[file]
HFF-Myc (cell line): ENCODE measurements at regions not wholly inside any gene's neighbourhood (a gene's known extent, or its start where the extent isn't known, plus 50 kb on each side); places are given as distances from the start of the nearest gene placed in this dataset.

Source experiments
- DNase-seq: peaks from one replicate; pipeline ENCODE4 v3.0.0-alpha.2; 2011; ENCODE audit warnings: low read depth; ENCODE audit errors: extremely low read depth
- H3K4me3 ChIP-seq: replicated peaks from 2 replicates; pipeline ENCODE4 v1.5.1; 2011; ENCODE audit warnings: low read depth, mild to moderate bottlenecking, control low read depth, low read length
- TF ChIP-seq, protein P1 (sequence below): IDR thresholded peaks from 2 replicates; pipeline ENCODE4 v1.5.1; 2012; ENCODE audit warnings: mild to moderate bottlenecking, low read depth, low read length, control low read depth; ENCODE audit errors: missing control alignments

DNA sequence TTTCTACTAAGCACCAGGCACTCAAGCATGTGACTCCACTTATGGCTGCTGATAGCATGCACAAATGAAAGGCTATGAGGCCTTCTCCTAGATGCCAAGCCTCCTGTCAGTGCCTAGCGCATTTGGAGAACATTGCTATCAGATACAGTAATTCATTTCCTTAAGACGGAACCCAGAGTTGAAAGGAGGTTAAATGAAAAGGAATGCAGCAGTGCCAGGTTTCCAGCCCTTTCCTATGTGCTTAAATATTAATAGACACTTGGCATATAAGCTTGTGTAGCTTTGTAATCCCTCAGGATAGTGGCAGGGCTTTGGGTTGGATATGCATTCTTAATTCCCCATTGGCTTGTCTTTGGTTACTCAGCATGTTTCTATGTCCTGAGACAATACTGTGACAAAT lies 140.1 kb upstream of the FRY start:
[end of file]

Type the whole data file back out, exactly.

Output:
HFF-Myc (cell line): ENCODE measurements at regions not wholly inside any gene's neighbourhood (a gene's known extent, or its start where the extent isn't known, plus 50 kb on each side); places are given as distances from the start of the nearest gene placed in this dataset.

Source experiments
- DNase-seq: peaks from one replicate; pipeline ENCODE4 v3.0.0-alpha.2; 2011; ENCODE audit warnings: low read depth; ENCODE audit errors: extremely low read depth
- H3K4me3 ChIP-seq: replicated peaks from 2 replicates; pipeline ENCODE4 v1.5.1; 2011; ENCODE audit warnings: low read depth, mild to moderate bottlenecking, control low read depth, low read length
- TF ChIP-seq, protein P1 (sequence below): IDR thresholded peaks from 2 replicates; pipeline ENCODE4 v1.5.1; 2012; ENCODE audit warnings: mild to moderate bottlenecking, low read depth, low read length, control low read depth; ENCODE audit errors: missing control alignments

DNA sequence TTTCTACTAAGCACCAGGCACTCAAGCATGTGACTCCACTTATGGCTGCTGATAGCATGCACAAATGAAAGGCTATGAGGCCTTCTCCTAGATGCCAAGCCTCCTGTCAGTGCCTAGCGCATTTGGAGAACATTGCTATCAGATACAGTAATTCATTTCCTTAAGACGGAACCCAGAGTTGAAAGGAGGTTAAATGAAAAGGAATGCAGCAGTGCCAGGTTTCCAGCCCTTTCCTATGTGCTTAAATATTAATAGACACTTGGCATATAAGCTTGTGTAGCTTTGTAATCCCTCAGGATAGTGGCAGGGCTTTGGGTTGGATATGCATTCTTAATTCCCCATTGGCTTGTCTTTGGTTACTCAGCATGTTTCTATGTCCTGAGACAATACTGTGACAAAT lies 140.1 kb upstream of the FRY start: